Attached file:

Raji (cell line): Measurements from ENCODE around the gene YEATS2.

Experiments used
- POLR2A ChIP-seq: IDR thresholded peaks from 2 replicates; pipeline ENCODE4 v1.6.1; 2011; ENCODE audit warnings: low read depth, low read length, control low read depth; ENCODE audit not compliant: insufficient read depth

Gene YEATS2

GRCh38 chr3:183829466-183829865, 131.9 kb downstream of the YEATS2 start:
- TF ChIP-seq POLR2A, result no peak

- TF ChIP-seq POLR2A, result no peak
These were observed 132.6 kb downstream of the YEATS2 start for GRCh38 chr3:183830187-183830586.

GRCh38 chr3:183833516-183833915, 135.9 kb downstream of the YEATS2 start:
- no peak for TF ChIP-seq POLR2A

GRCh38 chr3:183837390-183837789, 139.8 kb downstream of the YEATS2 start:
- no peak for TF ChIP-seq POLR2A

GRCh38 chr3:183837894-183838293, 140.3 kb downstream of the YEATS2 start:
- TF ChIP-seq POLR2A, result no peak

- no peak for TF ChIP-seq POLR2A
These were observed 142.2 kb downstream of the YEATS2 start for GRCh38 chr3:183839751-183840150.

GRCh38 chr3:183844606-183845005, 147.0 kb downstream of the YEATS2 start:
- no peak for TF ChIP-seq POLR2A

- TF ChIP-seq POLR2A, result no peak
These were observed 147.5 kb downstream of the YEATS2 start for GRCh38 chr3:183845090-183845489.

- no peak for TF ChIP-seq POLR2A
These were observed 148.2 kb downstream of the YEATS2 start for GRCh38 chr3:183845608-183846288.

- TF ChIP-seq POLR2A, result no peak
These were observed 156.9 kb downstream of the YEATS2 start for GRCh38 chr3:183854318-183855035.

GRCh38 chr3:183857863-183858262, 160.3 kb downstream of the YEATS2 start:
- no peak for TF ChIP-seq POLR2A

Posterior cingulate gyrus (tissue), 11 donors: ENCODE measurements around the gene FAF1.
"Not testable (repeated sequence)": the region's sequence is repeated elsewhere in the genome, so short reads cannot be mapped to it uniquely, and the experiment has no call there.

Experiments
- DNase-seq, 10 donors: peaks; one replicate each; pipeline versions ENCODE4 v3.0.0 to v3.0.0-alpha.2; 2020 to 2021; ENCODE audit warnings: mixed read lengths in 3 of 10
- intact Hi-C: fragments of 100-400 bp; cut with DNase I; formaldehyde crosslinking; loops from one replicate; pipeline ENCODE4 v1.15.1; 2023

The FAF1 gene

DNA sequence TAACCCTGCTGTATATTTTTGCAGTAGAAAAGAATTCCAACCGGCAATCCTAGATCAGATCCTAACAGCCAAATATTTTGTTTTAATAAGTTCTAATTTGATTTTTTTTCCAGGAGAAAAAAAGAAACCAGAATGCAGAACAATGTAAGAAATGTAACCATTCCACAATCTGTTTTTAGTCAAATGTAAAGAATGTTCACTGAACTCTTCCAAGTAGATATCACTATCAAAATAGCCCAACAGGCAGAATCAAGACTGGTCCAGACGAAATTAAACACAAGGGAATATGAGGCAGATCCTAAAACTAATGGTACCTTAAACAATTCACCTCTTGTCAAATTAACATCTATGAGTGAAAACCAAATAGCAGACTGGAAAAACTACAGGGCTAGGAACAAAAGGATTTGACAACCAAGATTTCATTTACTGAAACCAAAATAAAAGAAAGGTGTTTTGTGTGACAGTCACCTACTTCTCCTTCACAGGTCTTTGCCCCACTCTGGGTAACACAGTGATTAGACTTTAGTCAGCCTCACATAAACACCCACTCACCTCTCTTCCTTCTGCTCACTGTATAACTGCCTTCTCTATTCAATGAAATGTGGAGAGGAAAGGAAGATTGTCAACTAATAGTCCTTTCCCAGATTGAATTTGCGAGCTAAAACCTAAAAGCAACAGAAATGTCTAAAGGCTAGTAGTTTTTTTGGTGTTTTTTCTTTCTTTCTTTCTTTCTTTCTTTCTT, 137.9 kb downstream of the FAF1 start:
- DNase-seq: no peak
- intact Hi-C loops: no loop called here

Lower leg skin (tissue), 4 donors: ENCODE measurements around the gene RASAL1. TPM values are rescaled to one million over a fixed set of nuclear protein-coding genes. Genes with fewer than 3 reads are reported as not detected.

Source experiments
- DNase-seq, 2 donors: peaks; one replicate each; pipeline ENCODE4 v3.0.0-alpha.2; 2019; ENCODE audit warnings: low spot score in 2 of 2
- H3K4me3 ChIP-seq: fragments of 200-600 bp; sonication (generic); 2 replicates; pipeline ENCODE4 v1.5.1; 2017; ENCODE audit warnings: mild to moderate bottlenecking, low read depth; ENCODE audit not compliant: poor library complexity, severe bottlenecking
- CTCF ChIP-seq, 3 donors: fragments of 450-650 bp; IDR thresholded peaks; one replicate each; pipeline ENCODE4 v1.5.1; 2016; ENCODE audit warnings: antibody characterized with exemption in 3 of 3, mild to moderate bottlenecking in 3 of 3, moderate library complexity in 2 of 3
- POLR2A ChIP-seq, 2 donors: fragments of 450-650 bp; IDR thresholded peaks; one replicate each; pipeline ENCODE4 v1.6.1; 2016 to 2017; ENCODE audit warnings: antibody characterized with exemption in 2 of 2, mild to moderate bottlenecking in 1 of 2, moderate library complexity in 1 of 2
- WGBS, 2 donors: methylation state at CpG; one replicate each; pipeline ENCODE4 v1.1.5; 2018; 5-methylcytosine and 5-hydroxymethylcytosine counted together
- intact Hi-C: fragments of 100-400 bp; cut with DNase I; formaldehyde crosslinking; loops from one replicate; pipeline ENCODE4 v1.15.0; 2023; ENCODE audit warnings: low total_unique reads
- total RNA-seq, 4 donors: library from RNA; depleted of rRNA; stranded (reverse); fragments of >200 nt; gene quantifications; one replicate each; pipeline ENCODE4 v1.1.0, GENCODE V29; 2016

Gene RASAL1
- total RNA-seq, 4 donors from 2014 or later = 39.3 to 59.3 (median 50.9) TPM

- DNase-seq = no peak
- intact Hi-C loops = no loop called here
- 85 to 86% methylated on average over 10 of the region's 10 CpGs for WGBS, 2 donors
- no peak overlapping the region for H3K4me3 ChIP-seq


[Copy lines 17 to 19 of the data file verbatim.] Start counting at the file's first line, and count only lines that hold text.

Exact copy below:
GRCh38 chr3:183844606-183845005, 147.0 kb downstream of the YEATS2 start:
- no peak for TF ChIP-seq POLR2A

- TF ChIP-seq POLR2A, result no peak